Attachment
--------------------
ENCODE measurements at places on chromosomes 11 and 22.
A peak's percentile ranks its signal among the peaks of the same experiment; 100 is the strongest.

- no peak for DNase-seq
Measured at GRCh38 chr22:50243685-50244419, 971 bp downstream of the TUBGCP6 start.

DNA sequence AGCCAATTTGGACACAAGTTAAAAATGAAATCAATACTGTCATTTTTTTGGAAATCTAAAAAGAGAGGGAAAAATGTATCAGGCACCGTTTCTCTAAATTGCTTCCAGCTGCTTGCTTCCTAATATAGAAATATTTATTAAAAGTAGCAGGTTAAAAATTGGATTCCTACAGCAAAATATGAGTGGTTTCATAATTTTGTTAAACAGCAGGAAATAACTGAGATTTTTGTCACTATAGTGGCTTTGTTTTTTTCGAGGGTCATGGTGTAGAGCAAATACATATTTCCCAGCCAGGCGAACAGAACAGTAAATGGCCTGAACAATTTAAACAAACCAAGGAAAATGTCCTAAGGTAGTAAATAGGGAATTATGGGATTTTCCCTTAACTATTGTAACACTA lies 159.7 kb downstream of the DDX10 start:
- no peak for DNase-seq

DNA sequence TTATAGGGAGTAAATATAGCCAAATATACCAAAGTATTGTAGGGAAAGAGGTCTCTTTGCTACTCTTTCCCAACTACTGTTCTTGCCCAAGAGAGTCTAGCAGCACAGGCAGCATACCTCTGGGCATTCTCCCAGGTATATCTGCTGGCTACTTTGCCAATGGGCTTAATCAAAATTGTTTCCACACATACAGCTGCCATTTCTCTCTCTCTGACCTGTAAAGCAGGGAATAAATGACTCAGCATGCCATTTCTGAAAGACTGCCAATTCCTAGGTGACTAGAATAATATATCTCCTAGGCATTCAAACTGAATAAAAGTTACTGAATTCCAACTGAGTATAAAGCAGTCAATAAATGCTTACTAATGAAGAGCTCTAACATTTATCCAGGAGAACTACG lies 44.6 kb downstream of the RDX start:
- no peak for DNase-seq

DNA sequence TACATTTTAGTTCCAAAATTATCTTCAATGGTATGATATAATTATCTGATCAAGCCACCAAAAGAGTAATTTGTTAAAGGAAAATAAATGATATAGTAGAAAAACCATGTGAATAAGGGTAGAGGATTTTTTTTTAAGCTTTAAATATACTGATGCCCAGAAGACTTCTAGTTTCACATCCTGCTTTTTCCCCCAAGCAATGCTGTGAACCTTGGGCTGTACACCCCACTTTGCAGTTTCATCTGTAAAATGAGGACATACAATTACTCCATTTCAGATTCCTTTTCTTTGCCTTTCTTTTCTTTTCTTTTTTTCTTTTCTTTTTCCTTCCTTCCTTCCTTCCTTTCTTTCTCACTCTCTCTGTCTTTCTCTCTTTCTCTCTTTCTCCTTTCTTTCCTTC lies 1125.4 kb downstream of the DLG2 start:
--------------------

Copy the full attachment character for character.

ENCODE measurements at places on chromosomes 11 and 22.
A peak's percentile ranks its signal among the peaks of the same experiment; 100 is the strongest.

- no peak for DNase-seq
Measured at GRCh38 chr22:50243685-50244419, 971 bp downstream of the TUBGCP6 start.

DNA sequence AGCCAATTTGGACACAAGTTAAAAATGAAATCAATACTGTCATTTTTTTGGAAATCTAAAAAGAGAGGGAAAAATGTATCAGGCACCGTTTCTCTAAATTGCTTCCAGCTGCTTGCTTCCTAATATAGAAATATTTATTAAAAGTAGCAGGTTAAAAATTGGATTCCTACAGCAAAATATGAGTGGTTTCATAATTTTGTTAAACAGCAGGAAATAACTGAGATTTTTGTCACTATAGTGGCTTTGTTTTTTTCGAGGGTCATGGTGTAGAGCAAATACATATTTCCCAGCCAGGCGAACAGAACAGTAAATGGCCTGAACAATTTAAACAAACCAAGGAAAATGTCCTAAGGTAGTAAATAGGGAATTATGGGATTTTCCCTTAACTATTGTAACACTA lies 159.7 kb downstream of the DDX10 start:
- no peak for DNase-seq

DNA sequence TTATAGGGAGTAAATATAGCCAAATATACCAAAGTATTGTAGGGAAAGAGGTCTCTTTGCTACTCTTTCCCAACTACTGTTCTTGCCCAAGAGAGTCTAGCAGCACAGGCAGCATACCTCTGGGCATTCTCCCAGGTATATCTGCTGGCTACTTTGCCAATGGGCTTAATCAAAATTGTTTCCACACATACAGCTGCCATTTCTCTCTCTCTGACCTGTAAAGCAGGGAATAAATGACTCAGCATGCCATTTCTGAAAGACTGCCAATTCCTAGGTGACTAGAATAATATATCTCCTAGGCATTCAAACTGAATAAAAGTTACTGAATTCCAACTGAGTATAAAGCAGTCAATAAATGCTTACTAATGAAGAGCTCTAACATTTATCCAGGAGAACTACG lies 44.6 kb downstream of the RDX start:
- no peak for DNase-seq

DNA sequence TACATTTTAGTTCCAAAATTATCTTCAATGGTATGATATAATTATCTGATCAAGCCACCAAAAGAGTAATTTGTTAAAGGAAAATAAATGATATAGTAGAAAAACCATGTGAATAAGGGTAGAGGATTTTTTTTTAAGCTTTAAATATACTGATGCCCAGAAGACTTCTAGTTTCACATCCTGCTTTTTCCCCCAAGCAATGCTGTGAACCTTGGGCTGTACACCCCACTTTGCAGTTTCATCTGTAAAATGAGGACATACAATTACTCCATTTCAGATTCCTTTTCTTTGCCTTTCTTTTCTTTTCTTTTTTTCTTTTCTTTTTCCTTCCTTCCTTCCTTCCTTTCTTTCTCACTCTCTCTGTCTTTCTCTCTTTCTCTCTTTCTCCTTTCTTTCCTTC lies 1125.4 kb downstream of the DLG2 start: